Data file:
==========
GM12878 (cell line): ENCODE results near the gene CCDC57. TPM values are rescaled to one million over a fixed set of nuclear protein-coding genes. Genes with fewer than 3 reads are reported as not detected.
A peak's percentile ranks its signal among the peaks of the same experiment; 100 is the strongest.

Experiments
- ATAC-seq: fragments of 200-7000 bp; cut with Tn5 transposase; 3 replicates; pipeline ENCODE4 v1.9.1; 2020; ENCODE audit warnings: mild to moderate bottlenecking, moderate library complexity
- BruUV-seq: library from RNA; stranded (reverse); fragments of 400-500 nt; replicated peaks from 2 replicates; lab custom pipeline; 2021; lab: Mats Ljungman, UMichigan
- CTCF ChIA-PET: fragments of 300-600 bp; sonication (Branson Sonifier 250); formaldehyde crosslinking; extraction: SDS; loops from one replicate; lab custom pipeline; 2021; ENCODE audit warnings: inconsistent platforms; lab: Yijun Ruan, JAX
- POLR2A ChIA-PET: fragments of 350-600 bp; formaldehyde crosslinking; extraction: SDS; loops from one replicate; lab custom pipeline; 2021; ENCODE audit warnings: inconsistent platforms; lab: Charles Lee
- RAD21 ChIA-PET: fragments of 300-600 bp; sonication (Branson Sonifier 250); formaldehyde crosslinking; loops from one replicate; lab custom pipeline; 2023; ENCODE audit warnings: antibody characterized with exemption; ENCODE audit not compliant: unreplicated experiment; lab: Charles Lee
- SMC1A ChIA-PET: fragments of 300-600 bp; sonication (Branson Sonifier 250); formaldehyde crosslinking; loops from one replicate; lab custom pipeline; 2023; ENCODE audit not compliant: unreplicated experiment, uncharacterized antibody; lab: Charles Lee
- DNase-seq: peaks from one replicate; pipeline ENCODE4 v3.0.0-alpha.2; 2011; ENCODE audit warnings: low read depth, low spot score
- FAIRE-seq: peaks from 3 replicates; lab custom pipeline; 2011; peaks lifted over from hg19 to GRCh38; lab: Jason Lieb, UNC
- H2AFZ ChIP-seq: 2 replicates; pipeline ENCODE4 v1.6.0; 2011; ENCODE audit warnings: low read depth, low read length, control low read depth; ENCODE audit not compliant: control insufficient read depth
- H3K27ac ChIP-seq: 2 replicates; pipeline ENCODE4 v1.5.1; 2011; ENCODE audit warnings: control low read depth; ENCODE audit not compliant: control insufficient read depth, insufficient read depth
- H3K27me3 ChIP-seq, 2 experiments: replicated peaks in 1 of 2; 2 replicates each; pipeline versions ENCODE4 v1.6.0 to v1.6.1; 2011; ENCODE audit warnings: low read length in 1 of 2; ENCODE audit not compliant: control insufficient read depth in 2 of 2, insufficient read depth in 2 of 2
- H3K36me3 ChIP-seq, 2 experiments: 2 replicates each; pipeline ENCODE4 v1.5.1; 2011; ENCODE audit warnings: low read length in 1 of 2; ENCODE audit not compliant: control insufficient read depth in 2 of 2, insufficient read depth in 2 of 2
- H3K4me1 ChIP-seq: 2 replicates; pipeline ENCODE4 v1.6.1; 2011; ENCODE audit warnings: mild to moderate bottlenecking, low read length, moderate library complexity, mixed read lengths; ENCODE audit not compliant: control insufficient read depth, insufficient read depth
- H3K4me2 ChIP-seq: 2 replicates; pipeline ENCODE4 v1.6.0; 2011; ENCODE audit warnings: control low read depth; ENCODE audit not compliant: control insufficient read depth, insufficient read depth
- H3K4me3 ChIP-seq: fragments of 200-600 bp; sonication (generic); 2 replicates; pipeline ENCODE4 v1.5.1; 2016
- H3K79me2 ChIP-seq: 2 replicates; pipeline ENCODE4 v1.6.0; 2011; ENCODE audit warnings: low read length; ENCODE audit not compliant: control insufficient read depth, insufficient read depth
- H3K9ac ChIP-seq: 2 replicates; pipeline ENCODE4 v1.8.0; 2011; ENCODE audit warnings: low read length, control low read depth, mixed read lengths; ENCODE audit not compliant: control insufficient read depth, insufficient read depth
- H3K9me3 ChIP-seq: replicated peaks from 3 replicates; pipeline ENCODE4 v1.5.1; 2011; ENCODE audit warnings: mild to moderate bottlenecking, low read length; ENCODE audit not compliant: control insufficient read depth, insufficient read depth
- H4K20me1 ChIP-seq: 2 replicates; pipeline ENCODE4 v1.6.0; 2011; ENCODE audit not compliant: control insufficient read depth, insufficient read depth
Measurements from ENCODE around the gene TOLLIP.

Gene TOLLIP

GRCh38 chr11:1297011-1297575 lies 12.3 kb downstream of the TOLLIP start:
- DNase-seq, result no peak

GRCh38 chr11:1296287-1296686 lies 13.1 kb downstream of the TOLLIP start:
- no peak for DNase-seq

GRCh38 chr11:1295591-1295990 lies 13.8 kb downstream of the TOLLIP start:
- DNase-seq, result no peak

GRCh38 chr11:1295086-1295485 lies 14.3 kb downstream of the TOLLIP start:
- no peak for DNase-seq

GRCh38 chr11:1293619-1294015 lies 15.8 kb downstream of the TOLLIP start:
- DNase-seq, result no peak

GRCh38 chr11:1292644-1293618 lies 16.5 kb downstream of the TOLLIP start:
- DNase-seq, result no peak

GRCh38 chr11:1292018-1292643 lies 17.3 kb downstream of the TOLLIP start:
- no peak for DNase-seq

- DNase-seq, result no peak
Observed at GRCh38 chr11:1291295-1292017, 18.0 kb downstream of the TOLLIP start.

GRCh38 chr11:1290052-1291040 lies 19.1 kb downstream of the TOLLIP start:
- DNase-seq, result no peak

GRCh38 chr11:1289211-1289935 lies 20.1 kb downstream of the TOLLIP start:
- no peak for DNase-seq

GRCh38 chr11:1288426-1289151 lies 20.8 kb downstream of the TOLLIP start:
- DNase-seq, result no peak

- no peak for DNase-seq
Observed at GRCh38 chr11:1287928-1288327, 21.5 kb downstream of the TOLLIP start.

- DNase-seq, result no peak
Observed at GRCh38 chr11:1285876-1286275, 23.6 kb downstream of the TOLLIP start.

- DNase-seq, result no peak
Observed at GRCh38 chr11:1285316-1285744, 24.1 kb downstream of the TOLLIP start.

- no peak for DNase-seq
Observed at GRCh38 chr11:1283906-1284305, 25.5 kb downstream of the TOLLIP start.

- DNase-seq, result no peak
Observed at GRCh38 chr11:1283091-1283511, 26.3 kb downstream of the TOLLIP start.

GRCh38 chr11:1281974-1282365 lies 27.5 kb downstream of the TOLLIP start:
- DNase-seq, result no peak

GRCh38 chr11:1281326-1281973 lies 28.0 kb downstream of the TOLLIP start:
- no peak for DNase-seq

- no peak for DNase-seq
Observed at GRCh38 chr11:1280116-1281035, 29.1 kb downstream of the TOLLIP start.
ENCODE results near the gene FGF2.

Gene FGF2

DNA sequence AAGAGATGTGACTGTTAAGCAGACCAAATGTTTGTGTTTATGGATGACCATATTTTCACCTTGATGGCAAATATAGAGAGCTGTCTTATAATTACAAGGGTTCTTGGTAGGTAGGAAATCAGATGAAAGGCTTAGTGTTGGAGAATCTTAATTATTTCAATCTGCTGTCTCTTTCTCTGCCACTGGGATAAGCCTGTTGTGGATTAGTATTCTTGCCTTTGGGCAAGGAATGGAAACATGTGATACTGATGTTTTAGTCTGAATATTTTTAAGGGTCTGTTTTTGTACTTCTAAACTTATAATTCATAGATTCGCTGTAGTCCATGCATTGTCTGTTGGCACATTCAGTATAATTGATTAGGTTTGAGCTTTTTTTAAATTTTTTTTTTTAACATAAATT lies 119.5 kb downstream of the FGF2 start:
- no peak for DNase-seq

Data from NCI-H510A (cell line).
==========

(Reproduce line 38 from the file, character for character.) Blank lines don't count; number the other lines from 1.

- no peak for DNase-seq